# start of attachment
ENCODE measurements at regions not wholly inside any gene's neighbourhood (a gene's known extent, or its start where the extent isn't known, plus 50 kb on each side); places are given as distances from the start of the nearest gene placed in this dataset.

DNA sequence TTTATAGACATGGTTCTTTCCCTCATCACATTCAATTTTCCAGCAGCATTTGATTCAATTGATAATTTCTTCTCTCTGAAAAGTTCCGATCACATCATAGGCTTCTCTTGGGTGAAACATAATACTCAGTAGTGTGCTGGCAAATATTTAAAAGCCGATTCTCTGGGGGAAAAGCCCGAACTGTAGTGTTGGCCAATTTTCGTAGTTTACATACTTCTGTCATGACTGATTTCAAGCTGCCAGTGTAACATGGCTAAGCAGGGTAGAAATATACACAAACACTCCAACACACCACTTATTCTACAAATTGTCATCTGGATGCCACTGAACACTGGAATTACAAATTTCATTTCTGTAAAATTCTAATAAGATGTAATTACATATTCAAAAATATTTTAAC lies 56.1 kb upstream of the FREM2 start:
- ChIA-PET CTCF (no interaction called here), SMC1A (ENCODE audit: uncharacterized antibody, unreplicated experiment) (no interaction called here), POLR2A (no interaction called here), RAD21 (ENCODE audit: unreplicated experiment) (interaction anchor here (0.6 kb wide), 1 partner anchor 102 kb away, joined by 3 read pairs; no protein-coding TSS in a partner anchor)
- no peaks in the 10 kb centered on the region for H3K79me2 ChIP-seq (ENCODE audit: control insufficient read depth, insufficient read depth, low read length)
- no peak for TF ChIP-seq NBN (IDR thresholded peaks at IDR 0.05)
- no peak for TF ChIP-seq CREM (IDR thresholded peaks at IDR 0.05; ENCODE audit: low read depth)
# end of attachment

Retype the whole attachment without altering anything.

ENCODE measurements at regions not wholly inside any gene's neighbourhood (a gene's known extent, or its start where the extent isn't known, plus 50 kb on each side); places are given as distances from the start of the nearest gene placed in this dataset.

DNA sequence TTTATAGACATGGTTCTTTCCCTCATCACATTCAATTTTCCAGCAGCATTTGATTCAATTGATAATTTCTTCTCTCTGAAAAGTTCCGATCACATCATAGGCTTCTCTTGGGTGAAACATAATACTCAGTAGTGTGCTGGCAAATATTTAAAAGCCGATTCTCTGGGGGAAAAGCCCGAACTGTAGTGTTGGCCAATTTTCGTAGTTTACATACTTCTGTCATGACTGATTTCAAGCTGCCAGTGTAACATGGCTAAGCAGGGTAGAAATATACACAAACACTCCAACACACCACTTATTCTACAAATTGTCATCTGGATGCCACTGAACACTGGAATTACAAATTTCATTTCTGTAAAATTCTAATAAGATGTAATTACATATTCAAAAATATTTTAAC lies 56.1 kb upstream of the FREM2 start:
- ChIA-PET CTCF (no interaction called here), SMC1A (ENCODE audit: uncharacterized antibody, unreplicated experiment) (no interaction called here), POLR2A (no interaction called here), RAD21 (ENCODE audit: unreplicated experiment) (interaction anchor here (0.6 kb wide), 1 partner anchor 102 kb away, joined by 3 read pairs; no protein-coding TSS in a partner anchor)
- no peaks in the 10 kb centered on the region for H3K79me2 ChIP-seq (ENCODE audit: control insufficient read depth, insufficient read depth, low read length)
- no peak for TF ChIP-seq NBN (IDR thresholded peaks at IDR 0.05)
- no peak for TF ChIP-seq CREM (IDR thresholded peaks at IDR 0.05; ENCODE audit: low read depth)